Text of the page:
The final step in the
mediation process is "closure".
The conclusion of every mediation hearing includes a few words from the
mediator acknowledging the efforts of the parties. Often emotions are high at the end of a
session, even euphoric. At other times the parties feel tired and hopeless. Regardless,
the mediator has responsibility to acknowledge the efforts of the parties and continue to
provide encouragement in resolving their dispute.
WHEN THE AGREEMENT IS REACHED
The mediator compliments the parties on their determination to work through
the situation. The parties are complimented for their willingness to seek mediation and
informed that if any problems develop they should contact the mediator.
IF NO AGREEMENT IS REACHED
The mediator thanks them for meeting and trying to resolve their dispute
through the mediation process. The parties are still complimented for their efforts even
though no agreement was reached. The mediator points out any positive aspects which were
developed during mediation, such as increased understanding between the parties.
A large number of settlements occur after not during mediation. This is
credited to a process commonly referred to as incubation. During the incubation process
the parties are thinking subconsciously about the points brought out during mediation and
in so doing come to the realization that there is a way to resolve their differences.
Sometimes the mediator is recalled to draft the agreement or the parties
agree informally or draw up their own agreement.
CHOOSING A MEDIATOR
In the last ten years mediation has become a growth industry and it seems at
times that everyone is practicing mediation. In 1988 Martindale-Hubbles' Directory of
Mediators had less then 200 pages of listings. Today there are over 950 pages.
Being an attorney is not a requirement of mediation and in many cases it is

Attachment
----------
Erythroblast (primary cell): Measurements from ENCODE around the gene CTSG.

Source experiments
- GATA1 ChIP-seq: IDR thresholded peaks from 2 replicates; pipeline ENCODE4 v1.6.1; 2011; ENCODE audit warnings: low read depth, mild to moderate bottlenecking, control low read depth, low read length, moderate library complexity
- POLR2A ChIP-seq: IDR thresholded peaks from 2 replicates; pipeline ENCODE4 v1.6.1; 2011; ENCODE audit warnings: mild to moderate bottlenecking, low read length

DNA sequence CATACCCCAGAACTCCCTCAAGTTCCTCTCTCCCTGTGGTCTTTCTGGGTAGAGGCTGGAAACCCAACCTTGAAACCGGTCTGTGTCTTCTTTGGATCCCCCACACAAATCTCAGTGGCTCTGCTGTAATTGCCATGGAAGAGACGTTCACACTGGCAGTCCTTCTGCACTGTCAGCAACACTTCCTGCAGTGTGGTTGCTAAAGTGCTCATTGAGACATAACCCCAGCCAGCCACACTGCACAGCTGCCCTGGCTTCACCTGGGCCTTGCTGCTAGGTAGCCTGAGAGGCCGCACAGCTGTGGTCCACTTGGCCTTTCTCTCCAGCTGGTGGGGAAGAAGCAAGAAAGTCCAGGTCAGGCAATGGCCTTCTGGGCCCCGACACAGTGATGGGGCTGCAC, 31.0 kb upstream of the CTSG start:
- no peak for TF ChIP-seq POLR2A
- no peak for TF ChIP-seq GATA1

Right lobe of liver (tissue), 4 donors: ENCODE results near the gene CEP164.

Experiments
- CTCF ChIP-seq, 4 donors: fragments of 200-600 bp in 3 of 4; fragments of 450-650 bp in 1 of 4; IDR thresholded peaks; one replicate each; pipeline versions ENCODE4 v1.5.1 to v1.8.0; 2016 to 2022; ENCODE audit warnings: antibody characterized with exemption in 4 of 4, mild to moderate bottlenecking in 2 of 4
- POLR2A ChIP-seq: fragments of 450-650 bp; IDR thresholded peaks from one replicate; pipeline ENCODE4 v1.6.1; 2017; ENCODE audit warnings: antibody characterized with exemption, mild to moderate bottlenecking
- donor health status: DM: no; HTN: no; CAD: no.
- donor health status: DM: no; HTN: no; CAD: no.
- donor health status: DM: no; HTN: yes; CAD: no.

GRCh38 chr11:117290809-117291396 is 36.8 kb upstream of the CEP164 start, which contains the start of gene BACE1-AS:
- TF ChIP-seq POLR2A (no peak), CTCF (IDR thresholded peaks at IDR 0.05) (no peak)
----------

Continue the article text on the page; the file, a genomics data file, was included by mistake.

prudent not to engage the services of an attorney/mediator. The reason is that procedures
of law do not apply in mediation. There are no rules of evidence and everything is
admissible. Many attorneys who mediate have difficulty separating the common sense rules
of mediation from legal procedures. That is not to say that attorneys do not make good
mediators. I know of several attorneys who are excellent mediators but they can
distinguish the difference between mediation and arbitration.
The mediator chosen should have been certified by an agency authorized by the
state. This certification identifies that the mediator has successfully completed the
required training hours to mediate. In addition, the mediator should be able to provide
references. Mediation is confidential and therefore it should not be expected that the
references be of previous parties. However, the mediator should belong to an association
or be a member of the state bar where references can be authenticated. Many state bar
associations have associate memberships for mediators, para-legals, court clerks, etc.
Many states, counties and professional associations provide a mediator referral service.
In addition Martindale-Hubble publishes a directory of mediators.
Most mediators whether they are attorneys or non-attorneys specialize in a
particular area. It is best to choose a mediator who is familiar with your business or
industry. Less time is spent educating the mediator in practices or procedures unique to
the dispute. Remember, the mediator make no decisions but is a neutral whose job is to
find common ground whereby the parties can find solutions and come to agreement.
I wish you well.